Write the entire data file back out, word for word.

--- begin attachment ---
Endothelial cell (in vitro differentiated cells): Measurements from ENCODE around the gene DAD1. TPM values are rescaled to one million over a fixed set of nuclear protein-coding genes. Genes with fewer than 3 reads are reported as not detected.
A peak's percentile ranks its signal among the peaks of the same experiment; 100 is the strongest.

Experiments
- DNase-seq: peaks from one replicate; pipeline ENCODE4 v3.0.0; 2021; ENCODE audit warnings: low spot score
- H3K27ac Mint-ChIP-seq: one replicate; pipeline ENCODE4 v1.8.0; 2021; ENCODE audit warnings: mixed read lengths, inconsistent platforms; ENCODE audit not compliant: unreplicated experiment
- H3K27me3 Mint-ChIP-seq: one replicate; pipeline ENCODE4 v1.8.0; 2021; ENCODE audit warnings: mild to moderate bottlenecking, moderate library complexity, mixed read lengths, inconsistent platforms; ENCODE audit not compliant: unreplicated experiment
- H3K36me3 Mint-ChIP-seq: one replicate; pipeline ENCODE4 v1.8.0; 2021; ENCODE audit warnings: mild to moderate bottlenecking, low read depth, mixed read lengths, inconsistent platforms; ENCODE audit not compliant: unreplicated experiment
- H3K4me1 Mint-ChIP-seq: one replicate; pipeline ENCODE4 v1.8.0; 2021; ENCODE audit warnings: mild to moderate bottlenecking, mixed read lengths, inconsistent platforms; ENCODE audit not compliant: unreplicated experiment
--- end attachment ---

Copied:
Endothelial cell (in vitro differentiated cells): Measurements from ENCODE around the gene DAD1. TPM values are rescaled to one million over a fixed set of nuclear protein-coding genes. Genes with fewer than 3 reads are reported as not detected.
A peak's percentile ranks its signal among the peaks of the same experiment; 100 is the strongest.

Experiments
- DNase-seq: peaks from one replicate; pipeline ENCODE4 v3.0.0; 2021; ENCODE audit warnings: low spot score
- H3K27ac Mint-ChIP-seq: one replicate; pipeline ENCODE4 v1.8.0; 2021; ENCODE audit warnings: mixed read lengths, inconsistent platforms; ENCODE audit not compliant: unreplicated experiment
- H3K27me3 Mint-ChIP-seq: one replicate; pipeline ENCODE4 v1.8.0; 2021; ENCODE audit warnings: mild to moderate bottlenecking, moderate library complexity, mixed read lengths, inconsistent platforms; ENCODE audit not compliant: unreplicated experiment
- H3K36me3 Mint-ChIP-seq: one replicate; pipeline ENCODE4 v1.8.0; 2021; ENCODE audit warnings: mild to moderate bottlenecking, low read depth, mixed read lengths, inconsistent platforms; ENCODE audit not compliant: unreplicated experiment
- H3K4me1 Mint-ChIP-seq: one replicate; pipeline ENCODE4 v1.8.0; 2021; ENCODE audit warnings: mild to moderate bottlenecking, mixed read lengths, inconsistent platforms; ENCODE audit not compliant: unreplicated experiment